In the Bible, we read this about Jesus: “And rising very early in the morning, while it was still dark, he departed and went out to a desolate place, and there he prayed.” (Mark 1:35). If even the perfect Son of Man rose early to fellowship with the Father, how much more we sinners who are badly in need of grace daily. This fellowship is the most critical key to resisting the allure of this world. If you are neglecting your time with God, stop whatever you are doing, and re-set your life. No matter how painful, remove anything that robs your time with your Lord and Saviour. If you don’t, you will become another statistic in the ever-lengthening list of leaders whose career imploded because of “the lust of the flesh, the lust of the eyes, and the pride of life” (1 John 2:15). 


Second, surround yourself with faithful brethren and colleagues who will warn you if ever you veer off the righteous path. Give them carte blanche in rebuking you if necessary. One of the chief causes of leadership failure is when a leader isolates himself from others. When he does that, he removes opinions and ideas coming from multiple perspectives.  A leader, just like any person, has blind spots that only others can see. He, therefore, needs other people to warn him of unseen dangers that lurk around the corner. Indeed, we have to remind each other and help each other return to God if any of us fall into sin. Paul challenged the Galatian church in the following way: “Brothers, if anyone is caught in any transgression, you who are spiritual should restore him in a spirit of gentleness. Keep watch on yourself, lest you too be tempted.” (Galatians 6:1). 


In our church, I always found it healthy if there are at least two other persons that share the leadership responsibility with me. I believe that this is the reason why a plurality of elders is the New Testament ideal for every church. Admittedly, numerous churches do not have enough qualified men to be pastors nor enough resources to support them. This lack of leaders was the case in our church for many years, having started with only eight members, most of whom were students. One thing we did to remedy the shortage of pastors was to let a couple of faithful men share leadership duties with me. We met regularly to discuss church matters, and most decisions were collectively made. I believe the Lord used such a temporary arrangement to preserve our church during those early years.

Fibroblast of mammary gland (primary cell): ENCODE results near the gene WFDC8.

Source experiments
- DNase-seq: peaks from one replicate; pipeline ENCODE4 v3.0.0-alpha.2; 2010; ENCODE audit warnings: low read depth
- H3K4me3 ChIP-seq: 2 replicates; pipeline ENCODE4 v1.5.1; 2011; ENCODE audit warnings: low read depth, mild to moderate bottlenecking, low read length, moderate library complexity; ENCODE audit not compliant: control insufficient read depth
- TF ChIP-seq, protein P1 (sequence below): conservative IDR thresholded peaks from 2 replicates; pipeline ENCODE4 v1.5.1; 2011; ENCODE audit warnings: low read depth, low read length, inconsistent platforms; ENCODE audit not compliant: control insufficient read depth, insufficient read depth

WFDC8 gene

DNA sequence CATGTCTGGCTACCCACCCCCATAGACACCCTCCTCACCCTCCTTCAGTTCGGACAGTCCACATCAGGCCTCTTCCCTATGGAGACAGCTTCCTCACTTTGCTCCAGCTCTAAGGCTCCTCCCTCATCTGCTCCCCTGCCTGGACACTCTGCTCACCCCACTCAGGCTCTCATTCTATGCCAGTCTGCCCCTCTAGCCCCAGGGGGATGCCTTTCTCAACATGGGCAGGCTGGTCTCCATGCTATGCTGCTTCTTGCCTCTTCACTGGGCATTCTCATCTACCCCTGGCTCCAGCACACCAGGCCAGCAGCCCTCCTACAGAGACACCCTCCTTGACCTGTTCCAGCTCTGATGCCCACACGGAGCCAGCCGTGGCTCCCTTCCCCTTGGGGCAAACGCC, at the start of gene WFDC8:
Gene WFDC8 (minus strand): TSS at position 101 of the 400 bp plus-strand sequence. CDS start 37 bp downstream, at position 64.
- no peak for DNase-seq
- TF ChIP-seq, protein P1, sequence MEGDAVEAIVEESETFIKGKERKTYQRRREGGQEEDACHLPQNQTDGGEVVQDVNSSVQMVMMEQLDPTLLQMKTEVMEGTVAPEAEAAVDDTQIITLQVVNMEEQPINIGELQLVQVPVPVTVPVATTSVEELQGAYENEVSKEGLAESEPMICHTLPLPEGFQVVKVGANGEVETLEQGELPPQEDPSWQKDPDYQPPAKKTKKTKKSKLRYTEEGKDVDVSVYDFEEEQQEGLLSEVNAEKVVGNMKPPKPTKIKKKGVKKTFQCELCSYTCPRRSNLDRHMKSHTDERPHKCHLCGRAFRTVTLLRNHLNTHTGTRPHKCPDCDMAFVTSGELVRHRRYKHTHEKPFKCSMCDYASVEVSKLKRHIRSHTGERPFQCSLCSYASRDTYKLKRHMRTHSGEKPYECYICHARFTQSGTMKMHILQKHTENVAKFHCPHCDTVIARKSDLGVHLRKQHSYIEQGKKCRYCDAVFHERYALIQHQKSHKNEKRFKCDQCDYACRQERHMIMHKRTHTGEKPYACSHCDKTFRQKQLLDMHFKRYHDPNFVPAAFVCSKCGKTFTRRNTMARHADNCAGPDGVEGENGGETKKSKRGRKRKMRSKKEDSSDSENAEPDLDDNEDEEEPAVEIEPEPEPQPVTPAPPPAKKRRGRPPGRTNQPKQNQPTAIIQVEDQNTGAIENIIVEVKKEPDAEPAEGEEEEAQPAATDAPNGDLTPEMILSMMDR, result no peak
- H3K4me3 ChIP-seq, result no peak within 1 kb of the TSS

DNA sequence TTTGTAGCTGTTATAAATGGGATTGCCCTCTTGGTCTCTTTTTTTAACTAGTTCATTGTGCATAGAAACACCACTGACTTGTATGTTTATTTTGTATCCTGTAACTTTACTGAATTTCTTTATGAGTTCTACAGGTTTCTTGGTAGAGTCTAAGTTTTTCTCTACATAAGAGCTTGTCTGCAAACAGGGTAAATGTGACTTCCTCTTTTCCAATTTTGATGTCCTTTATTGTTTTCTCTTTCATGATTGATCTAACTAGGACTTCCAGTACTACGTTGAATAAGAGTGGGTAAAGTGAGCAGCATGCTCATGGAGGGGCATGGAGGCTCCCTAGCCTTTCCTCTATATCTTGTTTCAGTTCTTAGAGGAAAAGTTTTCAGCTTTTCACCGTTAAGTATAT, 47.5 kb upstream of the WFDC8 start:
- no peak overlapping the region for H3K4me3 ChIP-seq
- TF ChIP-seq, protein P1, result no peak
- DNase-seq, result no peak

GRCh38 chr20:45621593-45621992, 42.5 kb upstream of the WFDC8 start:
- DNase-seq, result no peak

Third, practice regular self-examination using the Scriptures as your standard. Humans have the capacity for self-reflection that is unique among living organisms. This ability is God’s gift to us so that we can correct our ways. Admittedly, such innate capacity has been significantly impaired by the entrance of sin. But because of the indwelling Spirit, a Christian can probe the inner recesses of his mind and heart. Paul can, therefore, say to the Corinthians to “Examine yourselves, to see whether you are in the faith. Test yourselves.” (2 Corinthians 13:5a). Towards this end, keeping a diary or journal is one means you can use. Such discipline has been largely neglected in this age of texts and emojis. I have been keeping a journal for decades now, and God has used such discipline to grow my faith. 


A Christian’s logos is about the Spirit’s power to change not just the outer person, but the heart as well. Thus, a Christian leader must set the example of a consistent life. Yes, he is not perfect, but a holy striving for consistency must be evident in his daily life. 


Discussion Guide
1. Evaluate the alignment of what others think of you and what you know about yourself.
2. Identify areas of your inner life that is not consistent with your public life.
3. How can you give the topmost priority to your relationship with God?